Narendra Dhami

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Archive for July, 2009

Planning your PHP project. The easy way.

Posted by Narendra Dhami on July 7, 2009

This is something that I have personally struggled with since I became a programmer. Proper planning can make or break an application. Without it, a program can become very difficult to manage, update and scale. Your method of organization and inheritance needs to be thought out from the beginning before it is ever implemented in code. I can attest that trying to simply plan a project as you go and write each function as it comes will result in terrible code, poor functionality, higher bandwidth costs and a lack of scalability.

Now I am no project planning expert but maybe this will help out some beginners and get them pointed in the right direction. I am going to break this up into a few different sections and try to keep it as general as possible to cut back on confusion.

Step 1: Brainstorming

Grab a pen and paper (or Notepad) and start brainstorming the different features and sections your application will have. Start off with the main ones. If it is a blog then some major sections might be posting, comments and administration. Once you’re satisfied, take one section at a time and dig a little deeper. The comments section, for example, will need a submission form, spam protection, form validation and error output, etc. Keep refining this data until you are brain-dead. I would even recommend revisiting it every day for a couple days. This will ensure that you have covered all angles.

Step 2: Planning

So now you have a document (or two) outlining the different features and sections of your website. Now this is far from a spec. We need this data to be more organized and easy to read. Enter mind maps. A mind map is sort of like a web diagram that you did in grade school. They can be very difficult to do on paper (be sure you have plenty of eraser). I recommend using a program called FreeMind, which is a great program that allows you to get the process and functionality of your program on paper in a clear and concise manner.

When creating your MindMap, start off with a single node that is your software’s name. Then think of what a user can do from the home page and consult your brainstorming documents. Once you have your first level of functionality mapped out, go into each node one-by-one and input the different elements from your brainstorming documents. Repeat this process until you have everything mapped out. The software makes it very easy to move stuff around later on and has plenty levels of undo so don’t worry about simple mistakes.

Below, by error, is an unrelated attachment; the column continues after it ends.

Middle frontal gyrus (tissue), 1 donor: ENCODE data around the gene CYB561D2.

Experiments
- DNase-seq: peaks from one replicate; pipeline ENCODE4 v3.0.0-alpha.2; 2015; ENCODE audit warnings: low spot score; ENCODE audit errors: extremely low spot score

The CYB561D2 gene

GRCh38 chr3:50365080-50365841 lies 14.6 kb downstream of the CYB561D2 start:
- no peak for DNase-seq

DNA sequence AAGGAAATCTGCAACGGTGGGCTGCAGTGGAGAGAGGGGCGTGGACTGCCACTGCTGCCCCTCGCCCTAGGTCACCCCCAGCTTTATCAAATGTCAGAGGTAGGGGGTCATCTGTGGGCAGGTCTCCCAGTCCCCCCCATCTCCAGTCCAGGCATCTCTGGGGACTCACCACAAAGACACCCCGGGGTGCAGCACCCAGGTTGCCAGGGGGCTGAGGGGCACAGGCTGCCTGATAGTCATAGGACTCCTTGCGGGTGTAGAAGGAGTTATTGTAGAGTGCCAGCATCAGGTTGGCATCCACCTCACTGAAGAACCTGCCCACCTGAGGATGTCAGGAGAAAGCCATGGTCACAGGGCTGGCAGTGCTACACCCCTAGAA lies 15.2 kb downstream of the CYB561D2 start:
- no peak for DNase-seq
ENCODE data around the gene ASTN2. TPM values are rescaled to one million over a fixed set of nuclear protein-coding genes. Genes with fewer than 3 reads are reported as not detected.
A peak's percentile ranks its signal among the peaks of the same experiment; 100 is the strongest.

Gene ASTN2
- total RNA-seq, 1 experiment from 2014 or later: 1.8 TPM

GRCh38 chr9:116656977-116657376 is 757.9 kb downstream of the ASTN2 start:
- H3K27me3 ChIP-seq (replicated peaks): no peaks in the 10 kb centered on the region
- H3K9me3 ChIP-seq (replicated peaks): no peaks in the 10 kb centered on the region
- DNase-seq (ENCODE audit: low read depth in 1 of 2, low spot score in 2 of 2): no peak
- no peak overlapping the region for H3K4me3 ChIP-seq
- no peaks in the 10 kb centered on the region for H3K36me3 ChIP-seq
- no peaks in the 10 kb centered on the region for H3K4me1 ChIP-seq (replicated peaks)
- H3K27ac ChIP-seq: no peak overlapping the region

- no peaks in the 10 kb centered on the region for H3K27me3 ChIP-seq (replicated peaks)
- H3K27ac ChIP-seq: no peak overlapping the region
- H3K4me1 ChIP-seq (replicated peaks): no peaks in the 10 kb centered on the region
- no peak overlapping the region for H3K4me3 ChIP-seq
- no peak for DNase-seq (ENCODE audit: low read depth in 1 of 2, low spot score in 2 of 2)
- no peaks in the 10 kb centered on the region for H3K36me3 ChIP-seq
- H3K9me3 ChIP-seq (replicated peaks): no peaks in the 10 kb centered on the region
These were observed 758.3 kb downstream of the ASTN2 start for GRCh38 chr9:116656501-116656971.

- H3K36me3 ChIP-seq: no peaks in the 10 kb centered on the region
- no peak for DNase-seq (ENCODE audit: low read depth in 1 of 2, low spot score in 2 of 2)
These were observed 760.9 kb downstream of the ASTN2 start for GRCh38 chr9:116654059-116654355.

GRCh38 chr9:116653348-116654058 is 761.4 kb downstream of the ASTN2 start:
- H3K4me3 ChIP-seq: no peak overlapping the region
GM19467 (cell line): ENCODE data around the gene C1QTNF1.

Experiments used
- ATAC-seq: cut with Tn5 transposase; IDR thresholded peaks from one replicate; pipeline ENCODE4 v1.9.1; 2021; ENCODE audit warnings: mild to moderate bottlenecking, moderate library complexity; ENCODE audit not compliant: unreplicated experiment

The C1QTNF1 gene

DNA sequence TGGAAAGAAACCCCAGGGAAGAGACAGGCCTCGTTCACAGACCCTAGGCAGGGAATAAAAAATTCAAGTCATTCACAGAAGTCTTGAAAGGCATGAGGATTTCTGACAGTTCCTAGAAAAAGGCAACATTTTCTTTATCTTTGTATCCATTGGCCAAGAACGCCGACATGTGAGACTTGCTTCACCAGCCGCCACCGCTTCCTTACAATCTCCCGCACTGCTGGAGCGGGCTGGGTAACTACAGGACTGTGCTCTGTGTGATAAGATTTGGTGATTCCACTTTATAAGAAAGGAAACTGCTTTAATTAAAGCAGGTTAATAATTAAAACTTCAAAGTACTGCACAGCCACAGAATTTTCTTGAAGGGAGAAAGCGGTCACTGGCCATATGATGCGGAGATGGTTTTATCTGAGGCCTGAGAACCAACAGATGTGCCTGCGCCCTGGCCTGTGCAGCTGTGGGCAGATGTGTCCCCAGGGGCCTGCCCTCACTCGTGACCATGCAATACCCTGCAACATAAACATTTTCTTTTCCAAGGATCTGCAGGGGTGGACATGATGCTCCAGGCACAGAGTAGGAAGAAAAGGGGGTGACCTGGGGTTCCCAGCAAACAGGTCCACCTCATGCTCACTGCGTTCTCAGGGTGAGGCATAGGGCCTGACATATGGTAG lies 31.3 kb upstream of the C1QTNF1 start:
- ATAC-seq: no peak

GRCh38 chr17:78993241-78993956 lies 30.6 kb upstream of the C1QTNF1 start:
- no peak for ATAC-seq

Step 3: Functionality

Every advanced programmer has their own method for mapping out functionality (even if they just keep it all in their head). It is a good idea to map out each function separately (or even just the main functions). I personally recommend UML (Unified Modeling Language); there are many programs out there that use UML and provide a great environment to create your models.

Step 4: Database

The database is the backbone of your program. Mapping out a database can be difficult, however, proper database planning can cut back on hours of extra programming and stress. The best program I have found for mapping database architecture is Notepad or FreeMind. Start from your most important table (most likely your user table) and build from there. All tables usually interact with one another eventually. If you’re starting with a user table, write down all the fields, data types, etc that go with it, using your MindMap and UML diagrams as a resource.

Step 5: Execution

Start with your database. This is the foundation of any application. Build it slowly and feel free to revise as you go along (but be sure to update your database diagram). Once you are satisfied and your database is 100% (at least according to your diagram) go ahead and fill in some sample data. You can add data later as you need it.

Using your MindMap and UML diagrams as a guide, start by creating key site functions and classes. If you are creating a blog then you would have a class that handles user data and common user functionality. The same goes for comments, form validation, managing users, etc.. Once you have built as much as you can without the need for a front-end, then you can proceed.

A decent template system is always a good idea, it does take out a lot of the work involved and make it easy for non-technical designers to implement functionality within their designs. Not to mention updating and adding UI later on is much easier.

Using your template system, start to piece together the site in a logical order. It might be a good idea to begin with your administration area but that can really depend on the program and how advanced the administration is. When you get to the front-end, start with your login and session management, then proceed to sign-up, then move onto the users profile.

A good piece of advice I have heard is to code in the order in which a user would use your site or application. I interpret this loosely as this can change drastically depending on what your program calls for.

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